TALLAHASSEE, Fla. - Florida State University imposed an indefinite ban Monday on all campus Greek life following the death of a 20-year-old fraternity pledge after an off-campus fraternity party.
The ban comes three days after the death of Andrew Coffey, a pledge at Pi Kappa Phi, who was found unresponsive Friday morning by officers answering a call to a home on Buena Vista Drive.
FSU President John Thrasher also announced a ban on alcohol at events run by the school's more than 700 recognized student organizations.
“Unfortunately, we have got to take steps in a serious manner with our partners and stakeholders and students to make sure it doesn't happen again," Thrasher said. "That's my pledge to our students, to their parents and, certainly, to this community.”
In announcing the suspension, Florida State also pointed to an unrelated case in which 20-year-old Garret Marcy, a member of Phi Delta Theta fraternity, was arrested on a drug-trafficking charge.
"For this suspension to end, there will need to be a new normal for Greek life at the university," Thrasher said. "There must be a new culture, and our students must be full participants in creating it."
The suspension of Greek activities will prevent fraternities and sororities from such things as holding events for new members, holding council or chapter meetings, holding organized tailgates and holding socials. Students who reside in sorority and fraternity houses can continue living there for now.
A news release said the timetable for ending the suspension was not clear, as the university's Division of Student Affairs works with students and other groups.
"They must work with us and demonstrate they fully understand the serious obligation they have to exercise responsible conduct,” Thrasher said.
Coffey was found unconscious about 10 a.m. Friday after attending an off-campus fraternity party the night before. A cause of death has not yet been released.
While there are indications alcohol may have played a role in Coffey's death, investigators are still awaiting the results of an autopsy, Tallahassee Police Chief Michael DeLeo said Monday.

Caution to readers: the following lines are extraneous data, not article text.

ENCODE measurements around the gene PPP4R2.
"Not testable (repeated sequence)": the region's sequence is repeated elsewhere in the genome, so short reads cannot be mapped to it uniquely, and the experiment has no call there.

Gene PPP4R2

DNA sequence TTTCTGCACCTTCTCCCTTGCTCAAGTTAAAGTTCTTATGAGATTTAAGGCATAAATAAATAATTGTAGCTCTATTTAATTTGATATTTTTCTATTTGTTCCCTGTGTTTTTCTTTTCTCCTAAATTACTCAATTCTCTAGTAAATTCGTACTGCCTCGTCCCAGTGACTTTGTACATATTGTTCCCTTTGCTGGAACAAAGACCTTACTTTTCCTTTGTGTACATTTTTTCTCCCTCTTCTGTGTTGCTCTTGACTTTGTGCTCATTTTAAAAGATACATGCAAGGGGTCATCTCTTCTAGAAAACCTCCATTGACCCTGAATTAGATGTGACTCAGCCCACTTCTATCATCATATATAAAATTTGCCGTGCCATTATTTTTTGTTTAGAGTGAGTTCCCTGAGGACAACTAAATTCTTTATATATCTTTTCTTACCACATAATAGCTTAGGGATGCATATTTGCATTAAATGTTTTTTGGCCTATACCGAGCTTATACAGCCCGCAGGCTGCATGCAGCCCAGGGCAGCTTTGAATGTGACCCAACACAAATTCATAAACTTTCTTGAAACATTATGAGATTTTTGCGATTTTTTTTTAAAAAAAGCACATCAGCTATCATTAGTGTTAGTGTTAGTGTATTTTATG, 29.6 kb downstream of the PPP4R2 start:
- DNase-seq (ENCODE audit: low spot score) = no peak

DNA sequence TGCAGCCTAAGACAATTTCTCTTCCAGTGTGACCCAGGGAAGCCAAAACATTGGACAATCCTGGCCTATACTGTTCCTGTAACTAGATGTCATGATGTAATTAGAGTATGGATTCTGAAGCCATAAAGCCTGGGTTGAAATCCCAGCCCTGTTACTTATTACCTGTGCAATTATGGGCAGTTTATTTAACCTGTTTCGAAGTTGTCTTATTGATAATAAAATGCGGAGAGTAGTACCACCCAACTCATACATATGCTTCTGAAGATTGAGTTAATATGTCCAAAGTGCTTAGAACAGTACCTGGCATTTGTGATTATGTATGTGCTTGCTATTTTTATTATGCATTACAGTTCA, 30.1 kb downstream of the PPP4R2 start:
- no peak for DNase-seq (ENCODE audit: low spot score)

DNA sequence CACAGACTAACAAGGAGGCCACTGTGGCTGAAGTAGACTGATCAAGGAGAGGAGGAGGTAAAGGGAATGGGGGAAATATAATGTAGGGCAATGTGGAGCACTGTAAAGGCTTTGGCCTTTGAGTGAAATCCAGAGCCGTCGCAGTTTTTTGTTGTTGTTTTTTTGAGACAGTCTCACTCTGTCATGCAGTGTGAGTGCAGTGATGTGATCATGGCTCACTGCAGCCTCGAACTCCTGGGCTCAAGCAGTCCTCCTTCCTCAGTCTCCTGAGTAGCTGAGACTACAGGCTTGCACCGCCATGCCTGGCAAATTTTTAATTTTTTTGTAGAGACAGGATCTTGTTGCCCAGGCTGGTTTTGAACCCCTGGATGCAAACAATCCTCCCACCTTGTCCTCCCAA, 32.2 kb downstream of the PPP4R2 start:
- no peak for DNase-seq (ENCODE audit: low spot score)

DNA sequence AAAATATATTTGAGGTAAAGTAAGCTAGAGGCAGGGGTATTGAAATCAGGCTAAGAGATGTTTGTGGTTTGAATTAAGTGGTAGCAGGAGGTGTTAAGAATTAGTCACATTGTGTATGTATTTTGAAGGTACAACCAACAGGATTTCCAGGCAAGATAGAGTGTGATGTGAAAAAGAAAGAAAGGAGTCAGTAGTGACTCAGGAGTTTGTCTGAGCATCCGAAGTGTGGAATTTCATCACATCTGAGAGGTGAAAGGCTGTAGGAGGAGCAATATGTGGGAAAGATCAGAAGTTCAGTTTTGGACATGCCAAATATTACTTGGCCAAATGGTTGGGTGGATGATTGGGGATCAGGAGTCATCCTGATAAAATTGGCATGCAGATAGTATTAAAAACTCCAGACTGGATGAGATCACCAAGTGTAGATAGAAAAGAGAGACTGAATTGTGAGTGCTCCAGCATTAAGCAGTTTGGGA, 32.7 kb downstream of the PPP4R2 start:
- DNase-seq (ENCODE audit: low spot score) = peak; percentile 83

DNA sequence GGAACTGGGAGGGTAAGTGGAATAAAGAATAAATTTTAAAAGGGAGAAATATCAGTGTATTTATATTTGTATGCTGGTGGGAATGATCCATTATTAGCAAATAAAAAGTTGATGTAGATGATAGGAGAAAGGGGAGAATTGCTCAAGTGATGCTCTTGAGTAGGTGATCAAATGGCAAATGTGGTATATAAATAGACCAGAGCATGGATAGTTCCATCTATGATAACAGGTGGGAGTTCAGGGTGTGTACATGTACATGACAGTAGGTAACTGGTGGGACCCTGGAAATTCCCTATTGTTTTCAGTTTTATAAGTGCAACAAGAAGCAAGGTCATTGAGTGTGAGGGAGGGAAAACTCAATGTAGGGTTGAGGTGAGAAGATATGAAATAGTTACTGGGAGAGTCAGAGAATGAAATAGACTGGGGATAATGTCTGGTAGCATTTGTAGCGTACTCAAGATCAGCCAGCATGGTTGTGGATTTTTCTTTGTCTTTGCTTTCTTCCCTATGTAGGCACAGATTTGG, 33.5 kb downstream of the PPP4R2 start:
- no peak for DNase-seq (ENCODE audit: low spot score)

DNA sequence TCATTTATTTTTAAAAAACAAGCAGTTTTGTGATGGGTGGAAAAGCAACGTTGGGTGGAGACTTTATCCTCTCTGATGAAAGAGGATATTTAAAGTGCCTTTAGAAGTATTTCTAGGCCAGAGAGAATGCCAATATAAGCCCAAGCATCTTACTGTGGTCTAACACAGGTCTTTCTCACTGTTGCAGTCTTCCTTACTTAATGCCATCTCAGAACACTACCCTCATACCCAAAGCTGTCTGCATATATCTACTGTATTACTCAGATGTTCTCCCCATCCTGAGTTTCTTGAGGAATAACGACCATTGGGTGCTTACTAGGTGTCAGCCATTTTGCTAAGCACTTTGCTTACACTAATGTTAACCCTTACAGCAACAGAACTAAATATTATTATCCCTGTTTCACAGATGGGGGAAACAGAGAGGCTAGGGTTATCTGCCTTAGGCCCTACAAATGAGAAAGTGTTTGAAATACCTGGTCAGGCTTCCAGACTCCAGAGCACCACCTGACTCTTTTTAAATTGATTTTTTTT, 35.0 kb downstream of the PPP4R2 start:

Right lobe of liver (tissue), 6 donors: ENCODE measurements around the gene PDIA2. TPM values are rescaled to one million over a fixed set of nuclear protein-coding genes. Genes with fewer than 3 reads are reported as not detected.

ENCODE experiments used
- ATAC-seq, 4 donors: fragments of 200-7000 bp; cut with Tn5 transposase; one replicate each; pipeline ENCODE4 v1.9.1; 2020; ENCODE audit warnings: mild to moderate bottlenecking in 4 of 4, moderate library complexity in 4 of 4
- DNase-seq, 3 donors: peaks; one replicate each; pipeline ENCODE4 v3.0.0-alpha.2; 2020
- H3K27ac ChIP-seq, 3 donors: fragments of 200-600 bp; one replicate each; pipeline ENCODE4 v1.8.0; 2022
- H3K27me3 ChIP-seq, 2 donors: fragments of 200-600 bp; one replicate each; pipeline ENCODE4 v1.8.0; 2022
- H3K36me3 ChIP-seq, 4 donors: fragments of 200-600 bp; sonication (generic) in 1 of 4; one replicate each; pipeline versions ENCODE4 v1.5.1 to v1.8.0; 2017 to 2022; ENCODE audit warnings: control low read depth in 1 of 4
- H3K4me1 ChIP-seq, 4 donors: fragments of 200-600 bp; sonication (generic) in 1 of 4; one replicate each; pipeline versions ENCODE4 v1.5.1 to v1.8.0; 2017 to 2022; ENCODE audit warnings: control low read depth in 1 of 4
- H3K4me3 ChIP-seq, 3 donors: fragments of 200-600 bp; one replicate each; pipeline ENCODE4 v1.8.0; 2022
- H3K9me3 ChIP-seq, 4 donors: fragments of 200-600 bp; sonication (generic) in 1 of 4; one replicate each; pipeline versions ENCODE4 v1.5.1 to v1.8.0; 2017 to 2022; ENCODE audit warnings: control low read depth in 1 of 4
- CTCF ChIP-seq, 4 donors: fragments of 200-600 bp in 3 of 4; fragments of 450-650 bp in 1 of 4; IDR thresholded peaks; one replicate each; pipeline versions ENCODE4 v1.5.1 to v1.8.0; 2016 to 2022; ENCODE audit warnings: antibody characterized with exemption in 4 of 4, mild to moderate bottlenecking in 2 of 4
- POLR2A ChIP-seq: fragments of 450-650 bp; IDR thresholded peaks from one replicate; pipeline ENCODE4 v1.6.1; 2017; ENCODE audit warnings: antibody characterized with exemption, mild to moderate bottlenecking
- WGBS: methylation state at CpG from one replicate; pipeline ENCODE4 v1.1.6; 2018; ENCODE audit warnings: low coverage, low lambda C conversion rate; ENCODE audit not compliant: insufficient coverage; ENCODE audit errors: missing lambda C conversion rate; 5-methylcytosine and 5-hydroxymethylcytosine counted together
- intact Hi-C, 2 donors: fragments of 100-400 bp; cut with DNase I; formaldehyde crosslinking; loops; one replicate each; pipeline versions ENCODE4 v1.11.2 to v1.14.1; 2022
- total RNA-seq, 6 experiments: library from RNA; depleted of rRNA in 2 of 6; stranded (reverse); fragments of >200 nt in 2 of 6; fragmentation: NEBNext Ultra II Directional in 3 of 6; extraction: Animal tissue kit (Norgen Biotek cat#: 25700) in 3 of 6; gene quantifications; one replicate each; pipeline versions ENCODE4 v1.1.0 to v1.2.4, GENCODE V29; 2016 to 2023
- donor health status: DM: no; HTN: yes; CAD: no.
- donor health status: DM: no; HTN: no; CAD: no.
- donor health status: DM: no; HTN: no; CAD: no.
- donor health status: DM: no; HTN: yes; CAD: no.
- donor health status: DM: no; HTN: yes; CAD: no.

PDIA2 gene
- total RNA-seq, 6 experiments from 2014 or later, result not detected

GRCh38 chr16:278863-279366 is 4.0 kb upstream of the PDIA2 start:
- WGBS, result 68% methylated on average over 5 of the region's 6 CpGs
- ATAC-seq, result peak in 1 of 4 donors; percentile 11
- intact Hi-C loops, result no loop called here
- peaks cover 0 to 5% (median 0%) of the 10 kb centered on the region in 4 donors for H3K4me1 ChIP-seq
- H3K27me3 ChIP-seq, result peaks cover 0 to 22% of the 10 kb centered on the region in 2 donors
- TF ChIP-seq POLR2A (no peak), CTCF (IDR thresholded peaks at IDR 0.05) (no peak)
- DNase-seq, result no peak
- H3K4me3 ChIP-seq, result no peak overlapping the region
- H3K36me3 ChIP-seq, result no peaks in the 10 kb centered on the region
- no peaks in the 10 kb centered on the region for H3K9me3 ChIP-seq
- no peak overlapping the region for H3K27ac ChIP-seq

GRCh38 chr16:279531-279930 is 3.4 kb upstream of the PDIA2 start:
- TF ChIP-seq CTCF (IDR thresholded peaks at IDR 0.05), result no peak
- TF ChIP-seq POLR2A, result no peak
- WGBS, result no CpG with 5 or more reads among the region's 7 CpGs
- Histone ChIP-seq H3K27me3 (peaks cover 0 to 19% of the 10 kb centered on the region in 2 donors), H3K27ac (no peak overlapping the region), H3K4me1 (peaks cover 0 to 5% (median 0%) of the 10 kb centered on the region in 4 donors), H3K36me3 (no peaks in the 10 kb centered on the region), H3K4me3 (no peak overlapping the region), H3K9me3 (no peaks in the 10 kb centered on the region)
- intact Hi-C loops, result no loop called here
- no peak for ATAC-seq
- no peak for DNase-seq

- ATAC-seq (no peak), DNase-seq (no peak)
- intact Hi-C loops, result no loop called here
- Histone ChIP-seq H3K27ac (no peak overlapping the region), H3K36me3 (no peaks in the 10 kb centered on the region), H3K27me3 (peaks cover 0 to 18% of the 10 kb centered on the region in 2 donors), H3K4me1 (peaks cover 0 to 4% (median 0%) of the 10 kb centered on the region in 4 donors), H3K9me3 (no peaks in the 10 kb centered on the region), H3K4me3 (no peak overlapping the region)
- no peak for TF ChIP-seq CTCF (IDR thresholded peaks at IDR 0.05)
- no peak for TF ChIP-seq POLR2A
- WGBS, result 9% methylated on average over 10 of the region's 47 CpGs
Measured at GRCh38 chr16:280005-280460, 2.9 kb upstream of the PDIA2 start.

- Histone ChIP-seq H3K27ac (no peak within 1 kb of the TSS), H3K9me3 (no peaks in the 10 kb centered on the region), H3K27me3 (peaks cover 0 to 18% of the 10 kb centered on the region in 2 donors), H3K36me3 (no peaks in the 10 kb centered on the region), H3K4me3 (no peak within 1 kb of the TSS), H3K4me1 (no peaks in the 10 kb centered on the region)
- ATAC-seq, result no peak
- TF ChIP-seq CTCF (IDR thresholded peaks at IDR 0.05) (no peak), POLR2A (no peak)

DeLeo said investigators have interviewed more than 50 people, and plan to interview more people.
On campus Monday night, fraternity and sorority members stayed tight-lipped about the suspension as many were told by their organizations not to talk to media.
Students had mixed reaction to Thrasher's unprecedented decision. FSU student Alex Aull said he was shocked when he heard about the ban.
“I thought it was kind of drastic because it was all of a sudden. But, obviously, it was a terrible incident that happened," Aull said. "I think it could happen to anyone in college, but I do think fraternities and sororities have a higher likelihood.”
Aull added that he hopes Greek students will be allowed to participate in school events again soon.
But other students voiced support for the decision, saying the suspension on Greek life is needed.
“People are dying and once people are dying it becomes that much important," said FSU student Geranice Dorce, who is not a sorority member. “Changes need to happen and I just appreciate that President Thrasher is firm on this and hopefully that encourages people to implement a safer environment.”
Dorce said she hopes the suspension will be a change for the better for her fellow Seminoles.
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